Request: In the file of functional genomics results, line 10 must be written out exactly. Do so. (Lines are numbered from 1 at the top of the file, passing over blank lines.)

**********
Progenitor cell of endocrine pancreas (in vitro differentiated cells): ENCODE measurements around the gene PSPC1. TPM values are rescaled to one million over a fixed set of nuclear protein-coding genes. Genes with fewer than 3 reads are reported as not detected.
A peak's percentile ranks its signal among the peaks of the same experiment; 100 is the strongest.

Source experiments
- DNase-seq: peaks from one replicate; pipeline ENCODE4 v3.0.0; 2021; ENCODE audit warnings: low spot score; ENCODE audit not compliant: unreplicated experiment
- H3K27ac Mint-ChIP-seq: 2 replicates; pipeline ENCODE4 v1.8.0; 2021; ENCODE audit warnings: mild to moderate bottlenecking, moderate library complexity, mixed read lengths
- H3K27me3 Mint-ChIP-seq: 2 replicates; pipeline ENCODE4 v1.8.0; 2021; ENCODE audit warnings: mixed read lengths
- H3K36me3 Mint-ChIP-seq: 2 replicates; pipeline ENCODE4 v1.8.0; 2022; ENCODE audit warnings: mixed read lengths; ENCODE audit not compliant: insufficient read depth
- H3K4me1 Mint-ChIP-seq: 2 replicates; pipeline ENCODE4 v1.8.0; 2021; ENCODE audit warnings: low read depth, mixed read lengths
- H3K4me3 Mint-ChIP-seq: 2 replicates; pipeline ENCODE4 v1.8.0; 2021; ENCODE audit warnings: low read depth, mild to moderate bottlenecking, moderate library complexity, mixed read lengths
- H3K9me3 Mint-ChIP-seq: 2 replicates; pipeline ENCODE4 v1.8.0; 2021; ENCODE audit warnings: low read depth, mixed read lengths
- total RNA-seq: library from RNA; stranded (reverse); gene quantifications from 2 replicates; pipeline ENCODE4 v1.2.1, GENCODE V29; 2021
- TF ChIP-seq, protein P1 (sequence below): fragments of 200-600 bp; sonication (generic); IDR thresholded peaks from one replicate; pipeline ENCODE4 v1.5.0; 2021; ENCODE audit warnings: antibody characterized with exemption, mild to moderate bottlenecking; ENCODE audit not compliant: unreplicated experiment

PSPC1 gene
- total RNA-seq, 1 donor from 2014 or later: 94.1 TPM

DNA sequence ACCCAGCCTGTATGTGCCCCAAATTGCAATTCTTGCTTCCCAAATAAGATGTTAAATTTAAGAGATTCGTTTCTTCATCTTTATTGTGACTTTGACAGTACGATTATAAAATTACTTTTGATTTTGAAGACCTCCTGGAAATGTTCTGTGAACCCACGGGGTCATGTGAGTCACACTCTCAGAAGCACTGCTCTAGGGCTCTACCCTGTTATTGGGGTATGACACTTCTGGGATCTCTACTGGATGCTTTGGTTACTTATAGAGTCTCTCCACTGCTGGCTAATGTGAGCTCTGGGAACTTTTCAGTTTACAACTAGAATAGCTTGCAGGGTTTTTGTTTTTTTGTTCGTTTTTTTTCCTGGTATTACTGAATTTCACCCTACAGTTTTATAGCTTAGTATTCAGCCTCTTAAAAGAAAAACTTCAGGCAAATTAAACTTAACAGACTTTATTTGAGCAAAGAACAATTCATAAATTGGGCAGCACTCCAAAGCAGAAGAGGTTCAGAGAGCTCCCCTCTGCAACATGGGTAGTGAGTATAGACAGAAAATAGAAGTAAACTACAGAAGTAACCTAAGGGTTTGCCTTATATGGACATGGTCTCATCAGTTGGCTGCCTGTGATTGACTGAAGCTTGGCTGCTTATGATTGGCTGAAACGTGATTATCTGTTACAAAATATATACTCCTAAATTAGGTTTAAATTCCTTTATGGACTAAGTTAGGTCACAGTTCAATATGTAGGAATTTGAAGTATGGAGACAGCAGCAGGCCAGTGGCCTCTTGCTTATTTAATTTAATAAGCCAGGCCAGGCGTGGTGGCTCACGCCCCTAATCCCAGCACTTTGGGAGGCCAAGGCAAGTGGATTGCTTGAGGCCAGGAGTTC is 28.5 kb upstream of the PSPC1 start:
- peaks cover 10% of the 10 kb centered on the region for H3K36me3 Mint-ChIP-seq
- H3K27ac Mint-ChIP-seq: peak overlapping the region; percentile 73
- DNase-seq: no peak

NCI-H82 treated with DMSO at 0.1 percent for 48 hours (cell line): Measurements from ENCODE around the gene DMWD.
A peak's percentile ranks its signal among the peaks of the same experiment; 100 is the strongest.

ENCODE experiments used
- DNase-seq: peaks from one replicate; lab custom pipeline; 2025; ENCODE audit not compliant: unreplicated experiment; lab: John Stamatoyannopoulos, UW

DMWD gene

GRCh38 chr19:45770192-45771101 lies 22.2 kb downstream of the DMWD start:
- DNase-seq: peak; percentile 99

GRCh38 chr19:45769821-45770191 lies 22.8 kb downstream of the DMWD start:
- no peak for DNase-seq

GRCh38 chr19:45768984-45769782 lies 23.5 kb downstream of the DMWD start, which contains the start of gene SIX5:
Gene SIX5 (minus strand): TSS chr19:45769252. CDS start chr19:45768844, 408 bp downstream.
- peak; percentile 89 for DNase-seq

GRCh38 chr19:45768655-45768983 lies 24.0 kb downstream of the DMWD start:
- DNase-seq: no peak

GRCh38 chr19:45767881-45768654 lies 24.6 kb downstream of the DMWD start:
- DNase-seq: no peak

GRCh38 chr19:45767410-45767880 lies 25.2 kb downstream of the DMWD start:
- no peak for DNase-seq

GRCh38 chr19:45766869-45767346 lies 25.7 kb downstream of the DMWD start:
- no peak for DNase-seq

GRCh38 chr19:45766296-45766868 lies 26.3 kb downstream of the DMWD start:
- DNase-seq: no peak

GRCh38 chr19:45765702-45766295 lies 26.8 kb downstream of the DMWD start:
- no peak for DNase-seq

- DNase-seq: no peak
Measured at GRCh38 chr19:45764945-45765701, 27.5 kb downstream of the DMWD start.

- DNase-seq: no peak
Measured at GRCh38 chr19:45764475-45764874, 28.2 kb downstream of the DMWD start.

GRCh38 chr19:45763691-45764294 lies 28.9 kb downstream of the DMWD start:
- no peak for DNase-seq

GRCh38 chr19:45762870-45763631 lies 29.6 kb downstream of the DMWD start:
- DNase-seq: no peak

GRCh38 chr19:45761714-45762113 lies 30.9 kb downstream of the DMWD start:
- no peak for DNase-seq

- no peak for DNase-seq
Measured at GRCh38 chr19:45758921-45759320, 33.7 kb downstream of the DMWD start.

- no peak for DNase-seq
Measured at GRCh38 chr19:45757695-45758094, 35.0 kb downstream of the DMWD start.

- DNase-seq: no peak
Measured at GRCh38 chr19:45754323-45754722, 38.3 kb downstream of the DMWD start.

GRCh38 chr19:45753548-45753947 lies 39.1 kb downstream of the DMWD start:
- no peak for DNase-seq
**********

- H3K9me3 Mint-ChIP-seq: 2 replicates; pipeline ENCODE4 v1.8.0; 2021; ENCODE audit warnings: low read depth, mixed read lengths